How K-12 leaders can cope with a ‘stunning’ power shift

Author and lecturer Nicco Mele reveals how technology has changed the power dynamics of school district leadership—and how K-12 leaders should adapt as a result

The traditional power structure is changing in ways that challenge school leaders’ authority.

Technology is transferring power from institutions to individuals—and this shift has huge implications for K-12 leaders, says Nicco Mele, a faculty member at Harvard’s Kennedy School of Government.

Mele, author of the book The End of Big: How the Internet Makes David the New Goliath, spoke to senior school district leaders during the American Association of School Administrators’ National Conference on Education in Nashville, Tenn., Feb. 13.

“We’re living in this time of incredible opportunity, but it’s also kind of scary, because it opens up new issues—and our institutions aren’t equipped to keep up with these changes,” he said.

Mele, who addressed conference-goers via Skype because the snow left him stuck in New England, said the Cray supercomputer of the early 1970s cost $5 million and filled an entire room. Today, we walk around with computers that are significantly more powerful in our pockets.

“That’s a stunning shift of power” from institutions to individuals, he noted.

But this shift brings enormous challenges for superintendents and other institutional leaders. For instance, what happens when the process of an institution conflicts with the agendas of the people it serves? “We have to figure out what we’re going to do about this,” he said.

As an example, Mele told the story of a neighborhood park whose slides were damaged in a storm. When the local city government said it would take three years to fix them, an enterprising parent put up a flyer urging others to donate $50 toward new slides, using an online fundraising site—and soon they had enough money for the project.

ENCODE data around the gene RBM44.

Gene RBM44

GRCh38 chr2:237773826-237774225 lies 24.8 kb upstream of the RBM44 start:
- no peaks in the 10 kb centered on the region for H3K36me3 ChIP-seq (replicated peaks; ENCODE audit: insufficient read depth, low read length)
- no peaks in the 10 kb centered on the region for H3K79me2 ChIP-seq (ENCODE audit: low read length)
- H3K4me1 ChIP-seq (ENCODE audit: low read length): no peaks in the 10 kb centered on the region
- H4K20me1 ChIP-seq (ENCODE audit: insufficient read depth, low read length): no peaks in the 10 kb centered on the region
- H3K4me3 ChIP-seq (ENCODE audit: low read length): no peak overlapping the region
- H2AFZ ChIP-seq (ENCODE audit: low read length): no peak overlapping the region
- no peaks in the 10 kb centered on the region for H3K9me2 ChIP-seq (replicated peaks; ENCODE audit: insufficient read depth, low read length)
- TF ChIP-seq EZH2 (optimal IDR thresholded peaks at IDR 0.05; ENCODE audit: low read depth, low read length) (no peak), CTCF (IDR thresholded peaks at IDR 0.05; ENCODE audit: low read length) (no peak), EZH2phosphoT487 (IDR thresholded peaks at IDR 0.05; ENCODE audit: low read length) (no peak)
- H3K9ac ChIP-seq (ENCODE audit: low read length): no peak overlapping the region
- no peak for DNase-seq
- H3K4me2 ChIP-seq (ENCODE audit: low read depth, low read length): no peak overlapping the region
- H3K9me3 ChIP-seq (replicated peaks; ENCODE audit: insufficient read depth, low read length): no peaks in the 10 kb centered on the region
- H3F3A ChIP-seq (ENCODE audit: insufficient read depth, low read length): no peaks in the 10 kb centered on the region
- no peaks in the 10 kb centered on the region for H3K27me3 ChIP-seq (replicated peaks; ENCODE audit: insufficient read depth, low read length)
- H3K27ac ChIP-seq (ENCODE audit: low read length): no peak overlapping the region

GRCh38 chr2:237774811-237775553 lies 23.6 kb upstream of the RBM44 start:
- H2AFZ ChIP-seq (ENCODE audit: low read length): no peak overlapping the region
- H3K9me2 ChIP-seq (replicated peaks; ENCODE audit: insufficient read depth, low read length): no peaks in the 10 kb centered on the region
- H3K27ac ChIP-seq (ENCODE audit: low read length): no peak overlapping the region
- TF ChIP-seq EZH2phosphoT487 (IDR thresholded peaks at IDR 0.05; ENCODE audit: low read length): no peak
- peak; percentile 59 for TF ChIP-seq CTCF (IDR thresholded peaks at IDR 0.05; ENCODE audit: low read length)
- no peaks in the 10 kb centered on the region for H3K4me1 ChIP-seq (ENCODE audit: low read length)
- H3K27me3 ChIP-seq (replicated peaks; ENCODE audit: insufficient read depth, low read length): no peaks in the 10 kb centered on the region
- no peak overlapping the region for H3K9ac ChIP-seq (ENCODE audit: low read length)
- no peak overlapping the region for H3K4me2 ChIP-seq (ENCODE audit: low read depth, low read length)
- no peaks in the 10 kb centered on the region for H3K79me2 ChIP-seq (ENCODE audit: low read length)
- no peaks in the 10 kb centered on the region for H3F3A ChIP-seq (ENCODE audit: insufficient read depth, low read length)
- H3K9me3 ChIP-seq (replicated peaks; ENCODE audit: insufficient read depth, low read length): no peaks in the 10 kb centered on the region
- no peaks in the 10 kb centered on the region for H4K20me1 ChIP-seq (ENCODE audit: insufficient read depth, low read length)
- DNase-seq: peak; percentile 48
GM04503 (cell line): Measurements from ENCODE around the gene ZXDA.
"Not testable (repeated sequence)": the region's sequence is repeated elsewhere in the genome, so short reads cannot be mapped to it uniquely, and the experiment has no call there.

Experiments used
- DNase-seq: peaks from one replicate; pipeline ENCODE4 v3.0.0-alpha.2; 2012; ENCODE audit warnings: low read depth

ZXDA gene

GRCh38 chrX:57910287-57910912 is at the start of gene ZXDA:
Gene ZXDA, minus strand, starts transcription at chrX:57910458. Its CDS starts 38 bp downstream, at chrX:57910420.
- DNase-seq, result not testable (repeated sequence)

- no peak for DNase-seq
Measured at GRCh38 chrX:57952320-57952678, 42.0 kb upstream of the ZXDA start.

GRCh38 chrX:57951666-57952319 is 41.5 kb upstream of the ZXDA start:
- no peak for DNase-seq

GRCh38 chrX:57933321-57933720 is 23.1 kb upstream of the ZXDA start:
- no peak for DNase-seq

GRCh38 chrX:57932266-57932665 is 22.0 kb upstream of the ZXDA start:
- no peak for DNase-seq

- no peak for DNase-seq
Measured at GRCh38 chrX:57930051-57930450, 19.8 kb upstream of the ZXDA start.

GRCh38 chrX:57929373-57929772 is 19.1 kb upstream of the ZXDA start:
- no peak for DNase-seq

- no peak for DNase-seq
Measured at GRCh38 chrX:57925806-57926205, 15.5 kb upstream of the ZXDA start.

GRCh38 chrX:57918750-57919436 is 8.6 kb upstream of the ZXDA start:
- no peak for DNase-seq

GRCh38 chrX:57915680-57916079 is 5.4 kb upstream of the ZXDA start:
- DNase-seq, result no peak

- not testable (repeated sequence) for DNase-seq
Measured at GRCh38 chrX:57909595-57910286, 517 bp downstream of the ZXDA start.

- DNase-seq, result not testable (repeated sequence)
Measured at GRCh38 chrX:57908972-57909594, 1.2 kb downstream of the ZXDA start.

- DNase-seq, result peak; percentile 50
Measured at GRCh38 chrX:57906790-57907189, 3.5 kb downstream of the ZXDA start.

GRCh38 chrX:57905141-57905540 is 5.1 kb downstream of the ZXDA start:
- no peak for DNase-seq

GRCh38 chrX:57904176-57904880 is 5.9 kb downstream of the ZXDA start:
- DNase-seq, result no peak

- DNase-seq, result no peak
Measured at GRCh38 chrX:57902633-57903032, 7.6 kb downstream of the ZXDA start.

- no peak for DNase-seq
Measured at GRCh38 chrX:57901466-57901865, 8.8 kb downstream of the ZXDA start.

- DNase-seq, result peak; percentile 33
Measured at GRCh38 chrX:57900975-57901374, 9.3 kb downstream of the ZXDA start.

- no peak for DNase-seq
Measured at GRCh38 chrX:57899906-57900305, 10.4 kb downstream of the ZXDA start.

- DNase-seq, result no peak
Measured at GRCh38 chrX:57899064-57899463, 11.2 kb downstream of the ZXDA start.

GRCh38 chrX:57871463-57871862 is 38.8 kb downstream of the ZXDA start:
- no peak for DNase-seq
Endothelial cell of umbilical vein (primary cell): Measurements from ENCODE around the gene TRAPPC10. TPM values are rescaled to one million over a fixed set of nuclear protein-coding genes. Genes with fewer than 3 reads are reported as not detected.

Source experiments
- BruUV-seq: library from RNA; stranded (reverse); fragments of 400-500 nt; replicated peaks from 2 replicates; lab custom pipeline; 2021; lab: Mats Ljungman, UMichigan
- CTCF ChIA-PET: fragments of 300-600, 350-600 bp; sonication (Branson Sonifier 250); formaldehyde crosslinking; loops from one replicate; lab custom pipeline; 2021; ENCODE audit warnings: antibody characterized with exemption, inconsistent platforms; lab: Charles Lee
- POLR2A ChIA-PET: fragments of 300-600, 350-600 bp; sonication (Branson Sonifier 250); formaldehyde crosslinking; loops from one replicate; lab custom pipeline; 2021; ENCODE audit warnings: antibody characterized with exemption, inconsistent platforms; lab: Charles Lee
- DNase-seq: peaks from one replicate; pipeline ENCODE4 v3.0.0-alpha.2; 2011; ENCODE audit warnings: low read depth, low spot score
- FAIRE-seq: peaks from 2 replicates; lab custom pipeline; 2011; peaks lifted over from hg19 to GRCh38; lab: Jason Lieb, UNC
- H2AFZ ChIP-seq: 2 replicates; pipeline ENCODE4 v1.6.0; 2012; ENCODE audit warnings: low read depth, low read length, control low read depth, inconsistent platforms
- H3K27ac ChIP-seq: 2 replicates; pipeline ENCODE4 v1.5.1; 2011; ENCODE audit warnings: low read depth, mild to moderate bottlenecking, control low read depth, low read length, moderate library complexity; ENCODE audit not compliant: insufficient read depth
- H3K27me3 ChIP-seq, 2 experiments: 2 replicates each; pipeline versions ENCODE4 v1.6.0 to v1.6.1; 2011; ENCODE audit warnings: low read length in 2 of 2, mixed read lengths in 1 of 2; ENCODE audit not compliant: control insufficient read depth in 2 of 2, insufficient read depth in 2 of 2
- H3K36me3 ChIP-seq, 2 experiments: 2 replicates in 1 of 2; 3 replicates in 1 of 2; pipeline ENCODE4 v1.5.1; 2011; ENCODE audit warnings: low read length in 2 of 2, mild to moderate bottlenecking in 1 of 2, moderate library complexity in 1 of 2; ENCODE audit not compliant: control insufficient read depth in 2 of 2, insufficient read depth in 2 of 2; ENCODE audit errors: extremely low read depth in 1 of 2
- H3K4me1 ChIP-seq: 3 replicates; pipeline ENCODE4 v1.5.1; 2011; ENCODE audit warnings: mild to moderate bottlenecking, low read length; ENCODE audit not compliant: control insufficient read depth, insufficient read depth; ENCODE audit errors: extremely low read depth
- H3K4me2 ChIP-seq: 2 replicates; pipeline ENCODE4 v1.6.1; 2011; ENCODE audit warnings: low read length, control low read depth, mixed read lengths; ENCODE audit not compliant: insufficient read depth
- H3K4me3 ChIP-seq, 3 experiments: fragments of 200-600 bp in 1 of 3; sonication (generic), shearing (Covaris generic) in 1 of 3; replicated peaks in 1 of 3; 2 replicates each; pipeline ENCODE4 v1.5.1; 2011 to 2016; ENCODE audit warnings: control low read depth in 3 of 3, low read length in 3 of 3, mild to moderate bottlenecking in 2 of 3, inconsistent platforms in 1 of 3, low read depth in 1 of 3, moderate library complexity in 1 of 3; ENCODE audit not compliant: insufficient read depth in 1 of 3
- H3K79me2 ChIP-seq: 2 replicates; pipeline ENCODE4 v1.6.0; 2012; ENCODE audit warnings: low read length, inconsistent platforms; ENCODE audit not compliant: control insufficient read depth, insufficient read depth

But it turns out the city had a good reason for the delay, Mele said—something to do with drainage issues on the land in question.

“On the one hand, I love that parents had the energy and the desire to give $50 to repair these slides—but on the other hand, it’s the government’s role to set priorities” that make the most sense for their communities, Mele said. It’s easy to imagine how the priorities of a school system and the parents it serves might come into similar conflict.

So, how can superintendents and other school district leaders cope with the fact that the traditional power structure is changing in ways that challenge their authority?

Mele offered a number of key suggestions:

Rethink relationships.

“Every time you walk into a room, you should think, ‘These people have more power than me,’” Mele advised. Consider how to set the right tone that engages stakeholders in a conversation and earns their support, and choose your words carefully.

Combine traditional, top-down leadership with distributed power.

Barack Obama used the internet to build an alternative power structure that challenged the traditional institution of the Democratic Party, becoming the surprise Democratic nominee on his way to winning the election in 2008. He did so by leveraging the power of volunteers in an unprecedented way, Mele said.

“The Obama campaign … pushed more power to volunteers,” Mele explained, using a combination of language and technology to set clear expectations and ensure the accountability of volunteers—and school district leaders can learn from this approach.

“We have to open up our processes and our leadership” to more people, he said—but in ways that preserve the integrity of the decision-making process.

Figure out a process, and then drive people to it.

This might be an online form for soliciting community feedback, or a monthly town hall event.

Whatever your preferred method, Mele said, you should figure out a process for involving the community in school district decisions that will work for you as a leader, and then drive stakeholders to it using all the channels at your disposal. That way, you can minimize the disruption that happens when people circumvent this process.

Use eMail wisely.

eMail isn’t flashy, like Twitter or Facebook—but it is “the most powerful political tool available to you,” Mele said.

Think of your eMail list as your own personal cable TV channel, he said. Use it to mobilize support for your district’s initiatives.

For more coverage of AASA’s 2014 National Conference on Education, see:

Experts: Here’s how to turn data into achievement

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